“Doc, could you give me something better? Dentures are very old-fashioned. I heard implants are better than dentures. Is it true?”
This is a line I commonly hear in my practice, but is there any truth to this myth?
What are dentures and implants?
Both dentures and implants are restorative options to replace missing teeth.
Dentures are removable devices worn in the mouth to replace missing teeth, soft and hard tissue. They can be partial (replacing a few teeth) or full (replacing the whole jaw) and are made of acrylic resin (plastic), Cobalt chrome (metal), or nylon (flexible denture).
Photo credit: Newark dentist
Advantage: quickest, least invasive and lowest cost.
What is the best thing about a denture?
The pink portions of the denture, known as flanges, also replace missing soft tissue and bone.
Photo credit: Dr Lynette Ng
This means that the denture is the only replacement option that can lift your lips and help support your facial muscles around the mouth.
Disadvantages: Most inconvenient teeth replacement option, as even the best dentures move a little during eating. This may increase the food trap and cause discomfort. Patients would need to remove their dentures after meals to rinse. Increased food retention and poor oral hygiene may increase the risk of dental diseases such as gum disease and tooth decay.
Implants are titanium fixtures placed in the bone to hold a dental restoration, such as a crown or a bridge. Implants can also clip onto dentures for better retention during eating and speech.
Advantage: Implants are 1:1 replacements of a missing tooth as the implant is supported by bone like a natural tooth.
Disadvantage: 1) Surgical procedure required and longer treatment duration due to healing time for the implant to integrate into the bone. (4-6 months).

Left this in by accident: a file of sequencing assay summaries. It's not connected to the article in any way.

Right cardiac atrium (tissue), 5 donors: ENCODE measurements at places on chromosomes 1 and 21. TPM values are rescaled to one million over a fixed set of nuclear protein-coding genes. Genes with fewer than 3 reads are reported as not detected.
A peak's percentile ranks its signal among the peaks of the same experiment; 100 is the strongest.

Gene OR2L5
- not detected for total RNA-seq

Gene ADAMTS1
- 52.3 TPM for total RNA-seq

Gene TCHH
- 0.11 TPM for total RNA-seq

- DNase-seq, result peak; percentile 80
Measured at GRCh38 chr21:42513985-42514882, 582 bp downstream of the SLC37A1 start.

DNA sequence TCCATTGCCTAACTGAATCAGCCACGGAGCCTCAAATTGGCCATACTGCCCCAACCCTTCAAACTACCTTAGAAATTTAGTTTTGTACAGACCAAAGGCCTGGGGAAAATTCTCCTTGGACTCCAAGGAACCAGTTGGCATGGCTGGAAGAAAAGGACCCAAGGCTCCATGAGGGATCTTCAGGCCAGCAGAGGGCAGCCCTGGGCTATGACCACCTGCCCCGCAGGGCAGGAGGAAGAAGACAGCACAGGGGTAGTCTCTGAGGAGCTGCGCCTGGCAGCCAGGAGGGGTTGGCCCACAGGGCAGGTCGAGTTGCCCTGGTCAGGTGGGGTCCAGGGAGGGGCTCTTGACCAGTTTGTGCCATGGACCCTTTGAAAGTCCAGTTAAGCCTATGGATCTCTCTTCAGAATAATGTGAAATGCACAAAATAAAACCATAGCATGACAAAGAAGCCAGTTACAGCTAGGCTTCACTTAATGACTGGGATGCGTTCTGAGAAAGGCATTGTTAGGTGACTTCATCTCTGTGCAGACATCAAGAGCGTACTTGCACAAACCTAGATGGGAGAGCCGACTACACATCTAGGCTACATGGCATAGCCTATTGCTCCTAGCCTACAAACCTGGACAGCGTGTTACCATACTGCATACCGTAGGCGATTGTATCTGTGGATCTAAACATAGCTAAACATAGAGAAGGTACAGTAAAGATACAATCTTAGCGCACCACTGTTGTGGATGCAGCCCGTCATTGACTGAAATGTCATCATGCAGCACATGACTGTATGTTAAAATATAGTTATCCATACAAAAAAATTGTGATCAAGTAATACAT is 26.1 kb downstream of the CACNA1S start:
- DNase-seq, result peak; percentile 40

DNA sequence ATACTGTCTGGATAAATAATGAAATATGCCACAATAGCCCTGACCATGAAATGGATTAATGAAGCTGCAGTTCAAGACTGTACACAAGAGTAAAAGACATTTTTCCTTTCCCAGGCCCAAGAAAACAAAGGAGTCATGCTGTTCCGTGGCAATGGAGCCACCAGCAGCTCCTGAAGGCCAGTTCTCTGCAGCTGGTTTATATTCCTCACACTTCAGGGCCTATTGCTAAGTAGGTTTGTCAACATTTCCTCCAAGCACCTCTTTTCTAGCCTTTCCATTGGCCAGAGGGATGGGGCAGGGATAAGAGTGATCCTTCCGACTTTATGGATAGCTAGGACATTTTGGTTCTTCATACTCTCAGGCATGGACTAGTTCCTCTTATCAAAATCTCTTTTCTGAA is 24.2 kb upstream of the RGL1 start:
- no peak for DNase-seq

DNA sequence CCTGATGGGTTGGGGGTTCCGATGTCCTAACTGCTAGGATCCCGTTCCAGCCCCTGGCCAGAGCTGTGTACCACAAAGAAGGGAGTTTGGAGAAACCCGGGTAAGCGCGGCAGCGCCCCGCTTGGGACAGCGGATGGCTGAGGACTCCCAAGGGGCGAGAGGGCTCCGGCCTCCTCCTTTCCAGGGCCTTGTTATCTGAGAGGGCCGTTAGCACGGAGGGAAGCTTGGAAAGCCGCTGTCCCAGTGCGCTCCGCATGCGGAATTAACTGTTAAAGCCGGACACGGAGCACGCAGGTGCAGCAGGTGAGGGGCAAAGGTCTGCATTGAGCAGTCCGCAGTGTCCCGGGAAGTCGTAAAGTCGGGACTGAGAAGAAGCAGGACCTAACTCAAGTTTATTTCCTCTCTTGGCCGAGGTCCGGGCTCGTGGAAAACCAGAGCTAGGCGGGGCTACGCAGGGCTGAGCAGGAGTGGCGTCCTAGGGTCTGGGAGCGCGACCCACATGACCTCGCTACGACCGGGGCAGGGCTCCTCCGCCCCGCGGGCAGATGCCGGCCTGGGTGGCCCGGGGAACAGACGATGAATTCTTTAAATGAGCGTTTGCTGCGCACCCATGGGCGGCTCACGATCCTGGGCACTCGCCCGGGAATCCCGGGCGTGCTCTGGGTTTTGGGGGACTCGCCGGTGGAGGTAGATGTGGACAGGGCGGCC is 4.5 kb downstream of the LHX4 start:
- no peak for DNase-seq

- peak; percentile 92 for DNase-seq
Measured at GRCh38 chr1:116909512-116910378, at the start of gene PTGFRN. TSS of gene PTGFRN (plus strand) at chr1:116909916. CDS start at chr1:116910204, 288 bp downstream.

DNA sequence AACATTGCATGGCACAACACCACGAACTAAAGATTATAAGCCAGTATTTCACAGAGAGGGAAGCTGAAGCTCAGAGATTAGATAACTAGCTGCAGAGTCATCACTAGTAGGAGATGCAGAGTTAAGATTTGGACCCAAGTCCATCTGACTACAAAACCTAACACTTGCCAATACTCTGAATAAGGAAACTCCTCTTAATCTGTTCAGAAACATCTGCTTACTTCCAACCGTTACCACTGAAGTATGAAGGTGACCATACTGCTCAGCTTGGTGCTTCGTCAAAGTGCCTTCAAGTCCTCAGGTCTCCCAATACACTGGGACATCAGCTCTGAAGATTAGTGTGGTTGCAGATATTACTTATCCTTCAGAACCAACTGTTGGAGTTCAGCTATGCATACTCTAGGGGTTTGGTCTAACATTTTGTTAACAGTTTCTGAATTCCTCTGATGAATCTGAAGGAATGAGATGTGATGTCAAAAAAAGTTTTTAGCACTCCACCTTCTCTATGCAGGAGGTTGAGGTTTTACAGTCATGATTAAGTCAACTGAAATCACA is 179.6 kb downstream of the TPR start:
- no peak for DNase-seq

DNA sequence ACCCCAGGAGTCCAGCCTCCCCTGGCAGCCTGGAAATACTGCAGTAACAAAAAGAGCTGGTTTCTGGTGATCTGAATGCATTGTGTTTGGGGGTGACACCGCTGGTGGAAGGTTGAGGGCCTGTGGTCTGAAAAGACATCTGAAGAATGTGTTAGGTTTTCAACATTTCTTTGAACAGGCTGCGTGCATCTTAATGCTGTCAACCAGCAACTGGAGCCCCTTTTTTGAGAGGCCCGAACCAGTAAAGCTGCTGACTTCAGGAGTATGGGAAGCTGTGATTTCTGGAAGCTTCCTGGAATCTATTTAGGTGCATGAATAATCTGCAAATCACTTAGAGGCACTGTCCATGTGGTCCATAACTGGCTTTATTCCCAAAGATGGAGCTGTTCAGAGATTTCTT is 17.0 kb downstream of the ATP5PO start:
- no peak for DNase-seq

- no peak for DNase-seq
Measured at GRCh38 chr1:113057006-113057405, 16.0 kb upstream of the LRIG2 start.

Most patients will say, “But surgery is so scary!” It would be good to know that implant treatment has come a long way since it was first introduced in the 1960s. Techniques have been refined with more advanced materials, microsurgical instruments, and painless injection systems. It is definitely not like drilling a screw into the wall!
I often tell patients that to feel pain is to be human and alive. But, pain is easily managed with long-acting anaesthesia and appropriate pre and post-op painkillers. You do not feel pain at all during the implant surgery, and on a pain scale of 1-10, with 10 being the worst, my patients often rank it a 2 the day after surgery.
2) Higher cost. That being said, implant treatment is Medisave claimable. Payment is usually divided into parts over the treatment process, making it affordable. Patients who have gotten implants often never regret it. They tell me they get to enjoy good food all over again, and smile confidently in photos and social gatherings.
3) Implant success can be affected by medical conditions. For example, uncontrolled diabetes and smoking increase failure risk. Patients who are immunocompromised are also not suitable for implant treatment.
4) Patients with a history of aggressive gum disease may also be at a higher risk of long-term failure as the bacteria can also spread to the implant if the disease is not well controlled. Always treat your gum disease first before embarking on implant treatment.
So are implants really better then?
Implants are definitely more convenient than a denture. They do not move when you eat, and they really do feel and look like real teeth.
However, many patients think since implants are made of metal, they last forever. Implants will not decay, but they can suffer from gum disease. If you have poor oral hygiene, implants can fail. Implants can also suffer from abscesses, swelling and ultimate mobility and loss.
Are implant-supported restorations better looking?
Example of a long span implant bridge
Not always. This is the biggest misconception patients have. Certain implant restorations like long-span bridges do not replace missing soft tissue. If you are used to the pink portion of your denture (flange) giving your upper lip fullness, switching to an implant restoration can leave you with thinner and flatter lips or deeper nasolabial lines.